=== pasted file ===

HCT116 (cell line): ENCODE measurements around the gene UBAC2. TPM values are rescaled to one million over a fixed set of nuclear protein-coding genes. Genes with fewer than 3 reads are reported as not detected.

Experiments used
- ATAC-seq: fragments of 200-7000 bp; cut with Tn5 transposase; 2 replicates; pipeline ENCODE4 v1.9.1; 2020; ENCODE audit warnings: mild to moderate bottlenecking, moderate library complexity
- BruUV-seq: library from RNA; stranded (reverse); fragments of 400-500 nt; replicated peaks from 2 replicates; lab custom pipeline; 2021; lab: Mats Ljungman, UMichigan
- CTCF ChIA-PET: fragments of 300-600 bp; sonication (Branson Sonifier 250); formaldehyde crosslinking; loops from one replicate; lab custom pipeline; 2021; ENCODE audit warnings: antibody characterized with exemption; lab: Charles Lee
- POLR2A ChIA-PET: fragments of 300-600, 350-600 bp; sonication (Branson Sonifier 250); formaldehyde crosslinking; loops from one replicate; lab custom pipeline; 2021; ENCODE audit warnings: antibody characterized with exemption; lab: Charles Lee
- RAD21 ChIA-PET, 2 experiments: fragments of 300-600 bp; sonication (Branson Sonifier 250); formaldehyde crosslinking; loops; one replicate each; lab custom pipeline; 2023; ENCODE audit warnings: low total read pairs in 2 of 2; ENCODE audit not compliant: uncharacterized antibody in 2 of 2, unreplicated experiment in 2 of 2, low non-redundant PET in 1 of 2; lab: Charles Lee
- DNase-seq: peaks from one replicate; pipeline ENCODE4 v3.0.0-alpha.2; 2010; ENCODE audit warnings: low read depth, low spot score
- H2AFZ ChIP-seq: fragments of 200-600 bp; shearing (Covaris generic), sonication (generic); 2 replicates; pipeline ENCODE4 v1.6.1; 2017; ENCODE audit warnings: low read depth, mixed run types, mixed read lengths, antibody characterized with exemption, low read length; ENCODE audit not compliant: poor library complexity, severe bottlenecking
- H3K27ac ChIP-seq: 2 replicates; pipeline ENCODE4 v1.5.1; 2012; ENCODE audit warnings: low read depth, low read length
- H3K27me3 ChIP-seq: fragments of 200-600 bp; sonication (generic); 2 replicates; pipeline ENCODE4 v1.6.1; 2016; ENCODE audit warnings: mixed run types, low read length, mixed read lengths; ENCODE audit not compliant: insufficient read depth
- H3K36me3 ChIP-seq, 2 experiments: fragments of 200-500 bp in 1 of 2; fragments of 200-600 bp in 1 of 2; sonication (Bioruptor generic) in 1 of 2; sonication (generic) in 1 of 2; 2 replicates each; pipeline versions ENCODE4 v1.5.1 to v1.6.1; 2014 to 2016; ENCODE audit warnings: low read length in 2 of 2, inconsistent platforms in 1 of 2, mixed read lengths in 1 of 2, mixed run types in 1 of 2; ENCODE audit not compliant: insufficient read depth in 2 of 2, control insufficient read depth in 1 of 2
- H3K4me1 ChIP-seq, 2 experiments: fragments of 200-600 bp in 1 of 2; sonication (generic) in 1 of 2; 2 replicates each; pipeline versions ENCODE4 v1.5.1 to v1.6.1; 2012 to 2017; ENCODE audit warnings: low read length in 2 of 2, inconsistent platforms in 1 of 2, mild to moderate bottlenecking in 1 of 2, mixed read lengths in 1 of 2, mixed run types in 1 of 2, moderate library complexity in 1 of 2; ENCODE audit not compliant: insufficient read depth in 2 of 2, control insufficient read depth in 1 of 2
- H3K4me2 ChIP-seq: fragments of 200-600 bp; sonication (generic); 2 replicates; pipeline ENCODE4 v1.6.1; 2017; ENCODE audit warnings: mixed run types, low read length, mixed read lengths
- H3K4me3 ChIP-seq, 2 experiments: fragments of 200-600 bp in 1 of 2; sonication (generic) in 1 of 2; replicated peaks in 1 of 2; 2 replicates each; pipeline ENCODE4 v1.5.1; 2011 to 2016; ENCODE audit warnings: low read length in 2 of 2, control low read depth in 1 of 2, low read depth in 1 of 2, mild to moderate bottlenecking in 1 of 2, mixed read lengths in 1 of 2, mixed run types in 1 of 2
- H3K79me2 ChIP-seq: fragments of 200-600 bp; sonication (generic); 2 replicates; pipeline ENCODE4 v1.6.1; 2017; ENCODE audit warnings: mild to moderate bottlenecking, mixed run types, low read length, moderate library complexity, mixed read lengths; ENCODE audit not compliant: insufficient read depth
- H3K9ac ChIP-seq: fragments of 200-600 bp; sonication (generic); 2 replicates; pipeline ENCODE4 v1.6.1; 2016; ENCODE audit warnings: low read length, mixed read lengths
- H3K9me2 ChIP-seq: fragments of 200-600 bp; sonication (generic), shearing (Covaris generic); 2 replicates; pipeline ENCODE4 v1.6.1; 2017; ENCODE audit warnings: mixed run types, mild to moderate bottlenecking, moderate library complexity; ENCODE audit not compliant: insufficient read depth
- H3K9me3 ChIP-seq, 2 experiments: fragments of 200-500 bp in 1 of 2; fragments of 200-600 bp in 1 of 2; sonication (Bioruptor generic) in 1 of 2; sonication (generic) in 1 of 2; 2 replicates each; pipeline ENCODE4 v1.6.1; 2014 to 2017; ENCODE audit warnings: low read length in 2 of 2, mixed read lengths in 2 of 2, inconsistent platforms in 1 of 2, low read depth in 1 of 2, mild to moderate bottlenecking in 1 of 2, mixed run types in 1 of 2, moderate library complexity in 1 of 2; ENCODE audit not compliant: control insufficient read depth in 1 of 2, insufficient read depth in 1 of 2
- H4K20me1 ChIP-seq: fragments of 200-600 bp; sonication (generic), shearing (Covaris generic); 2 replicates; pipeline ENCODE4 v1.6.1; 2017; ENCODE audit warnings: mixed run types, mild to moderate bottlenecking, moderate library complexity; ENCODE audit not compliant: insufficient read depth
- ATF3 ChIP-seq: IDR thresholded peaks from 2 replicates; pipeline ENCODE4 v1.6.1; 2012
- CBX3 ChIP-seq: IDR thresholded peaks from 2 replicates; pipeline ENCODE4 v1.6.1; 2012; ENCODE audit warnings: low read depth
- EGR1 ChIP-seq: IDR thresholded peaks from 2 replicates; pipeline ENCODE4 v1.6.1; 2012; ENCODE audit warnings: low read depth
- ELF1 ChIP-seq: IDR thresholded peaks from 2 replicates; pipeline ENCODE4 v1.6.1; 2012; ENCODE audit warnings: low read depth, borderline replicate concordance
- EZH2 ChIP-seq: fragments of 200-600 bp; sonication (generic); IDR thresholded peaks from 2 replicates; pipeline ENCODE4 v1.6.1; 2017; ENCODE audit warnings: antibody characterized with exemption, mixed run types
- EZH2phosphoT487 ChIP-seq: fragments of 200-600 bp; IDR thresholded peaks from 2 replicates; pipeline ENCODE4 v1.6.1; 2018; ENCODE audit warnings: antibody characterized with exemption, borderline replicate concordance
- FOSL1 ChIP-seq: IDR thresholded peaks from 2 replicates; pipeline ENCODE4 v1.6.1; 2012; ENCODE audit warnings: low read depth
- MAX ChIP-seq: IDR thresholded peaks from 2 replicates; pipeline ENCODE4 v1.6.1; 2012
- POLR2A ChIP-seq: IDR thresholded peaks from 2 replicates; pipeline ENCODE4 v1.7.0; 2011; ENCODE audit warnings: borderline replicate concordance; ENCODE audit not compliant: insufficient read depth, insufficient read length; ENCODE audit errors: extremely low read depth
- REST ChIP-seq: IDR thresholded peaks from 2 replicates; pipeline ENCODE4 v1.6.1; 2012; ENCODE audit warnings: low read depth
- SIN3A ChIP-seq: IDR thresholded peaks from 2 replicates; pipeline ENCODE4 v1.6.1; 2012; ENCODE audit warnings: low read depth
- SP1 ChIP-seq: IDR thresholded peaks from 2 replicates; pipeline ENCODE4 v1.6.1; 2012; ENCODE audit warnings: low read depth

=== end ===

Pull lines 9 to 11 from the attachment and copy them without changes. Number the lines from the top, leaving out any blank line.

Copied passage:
- H2AFZ ChIP-seq: fragments of 200-600 bp; shearing (Covaris generic), sonication (generic); 2 replicates; pipeline ENCODE4 v1.6.1; 2017; ENCODE audit warnings: low read depth, mixed run types, mixed read lengths, antibody characterized with exemption, low read length; ENCODE audit not compliant: poor library complexity, severe bottlenecking
- H3K27ac ChIP-seq: 2 replicates; pipeline ENCODE4 v1.5.1; 2012; ENCODE audit warnings: low read depth, low read length
- H3K27me3 ChIP-seq: fragments of 200-600 bp; sonication (generic); 2 replicates; pipeline ENCODE4 v1.6.1; 2016; ENCODE audit warnings: mixed run types, low read length, mixed read lengths; ENCODE audit not compliant: insufficient read depth